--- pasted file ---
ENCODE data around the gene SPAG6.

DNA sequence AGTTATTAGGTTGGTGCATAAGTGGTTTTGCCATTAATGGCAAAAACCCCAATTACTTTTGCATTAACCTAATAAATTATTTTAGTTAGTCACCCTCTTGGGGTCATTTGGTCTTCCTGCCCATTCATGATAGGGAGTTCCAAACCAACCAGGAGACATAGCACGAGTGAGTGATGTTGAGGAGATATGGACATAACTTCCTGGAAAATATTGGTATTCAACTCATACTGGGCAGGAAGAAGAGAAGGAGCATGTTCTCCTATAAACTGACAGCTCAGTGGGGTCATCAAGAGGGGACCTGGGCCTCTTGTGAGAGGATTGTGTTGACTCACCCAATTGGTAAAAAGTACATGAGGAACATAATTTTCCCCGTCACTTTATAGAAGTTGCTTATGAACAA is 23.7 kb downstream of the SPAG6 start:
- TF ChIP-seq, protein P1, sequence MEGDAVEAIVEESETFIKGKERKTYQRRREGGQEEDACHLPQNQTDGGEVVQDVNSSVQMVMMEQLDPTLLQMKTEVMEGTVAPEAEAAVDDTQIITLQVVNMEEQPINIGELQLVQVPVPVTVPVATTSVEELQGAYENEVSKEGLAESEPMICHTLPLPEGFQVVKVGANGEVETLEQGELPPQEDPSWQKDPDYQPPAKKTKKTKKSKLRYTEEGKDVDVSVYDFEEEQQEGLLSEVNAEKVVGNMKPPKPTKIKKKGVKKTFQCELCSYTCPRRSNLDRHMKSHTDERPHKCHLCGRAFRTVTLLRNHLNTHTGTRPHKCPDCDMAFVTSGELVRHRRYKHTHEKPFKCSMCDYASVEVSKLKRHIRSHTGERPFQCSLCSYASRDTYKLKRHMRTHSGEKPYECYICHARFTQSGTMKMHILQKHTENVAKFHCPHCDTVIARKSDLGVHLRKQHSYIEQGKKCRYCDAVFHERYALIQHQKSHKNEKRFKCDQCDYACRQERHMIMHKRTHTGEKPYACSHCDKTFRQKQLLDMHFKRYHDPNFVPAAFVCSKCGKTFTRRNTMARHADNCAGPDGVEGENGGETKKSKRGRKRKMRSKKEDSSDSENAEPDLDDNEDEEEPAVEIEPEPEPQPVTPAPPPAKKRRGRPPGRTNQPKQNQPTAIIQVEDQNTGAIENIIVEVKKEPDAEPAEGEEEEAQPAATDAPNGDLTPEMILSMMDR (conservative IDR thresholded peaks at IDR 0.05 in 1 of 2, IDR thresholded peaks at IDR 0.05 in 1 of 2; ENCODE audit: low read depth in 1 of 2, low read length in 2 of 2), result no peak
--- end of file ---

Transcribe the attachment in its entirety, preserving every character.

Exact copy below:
ENCODE data around the gene SPAG6.

DNA sequence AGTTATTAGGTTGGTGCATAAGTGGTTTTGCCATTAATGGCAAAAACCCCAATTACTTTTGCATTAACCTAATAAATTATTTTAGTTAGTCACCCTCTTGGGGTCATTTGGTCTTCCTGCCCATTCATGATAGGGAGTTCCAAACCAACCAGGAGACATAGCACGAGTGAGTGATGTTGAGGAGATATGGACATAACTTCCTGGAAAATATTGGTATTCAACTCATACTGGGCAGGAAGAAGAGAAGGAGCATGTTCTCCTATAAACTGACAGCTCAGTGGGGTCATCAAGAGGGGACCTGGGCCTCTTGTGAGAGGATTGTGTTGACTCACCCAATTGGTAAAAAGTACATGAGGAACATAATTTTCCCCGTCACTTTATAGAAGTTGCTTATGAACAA is 23.7 kb downstream of the SPAG6 start:
- TF ChIP-seq, protein P1, sequence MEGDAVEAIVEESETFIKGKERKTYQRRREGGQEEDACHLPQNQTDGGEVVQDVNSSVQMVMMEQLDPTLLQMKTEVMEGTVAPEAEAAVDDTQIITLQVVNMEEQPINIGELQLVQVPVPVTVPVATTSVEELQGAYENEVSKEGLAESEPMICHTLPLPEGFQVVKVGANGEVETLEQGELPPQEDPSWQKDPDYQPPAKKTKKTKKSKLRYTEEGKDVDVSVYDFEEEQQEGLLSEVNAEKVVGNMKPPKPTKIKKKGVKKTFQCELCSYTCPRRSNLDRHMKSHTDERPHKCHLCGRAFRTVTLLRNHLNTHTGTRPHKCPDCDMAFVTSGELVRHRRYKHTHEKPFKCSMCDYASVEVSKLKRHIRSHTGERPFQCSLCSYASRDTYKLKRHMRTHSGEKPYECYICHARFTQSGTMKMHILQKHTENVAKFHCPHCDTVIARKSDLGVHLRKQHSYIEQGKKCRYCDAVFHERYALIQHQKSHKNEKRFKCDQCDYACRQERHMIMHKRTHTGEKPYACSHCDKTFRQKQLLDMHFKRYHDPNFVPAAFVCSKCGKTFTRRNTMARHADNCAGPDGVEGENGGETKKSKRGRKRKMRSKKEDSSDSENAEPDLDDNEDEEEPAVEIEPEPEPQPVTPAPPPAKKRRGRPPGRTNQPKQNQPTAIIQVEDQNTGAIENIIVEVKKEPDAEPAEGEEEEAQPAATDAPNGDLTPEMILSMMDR (conservative IDR thresholded peaks at IDR 0.05 in 1 of 2, IDR thresholded peaks at IDR 0.05 in 1 of 2; ENCODE audit: low read depth in 1 of 2, low read length in 2 of 2), result no peak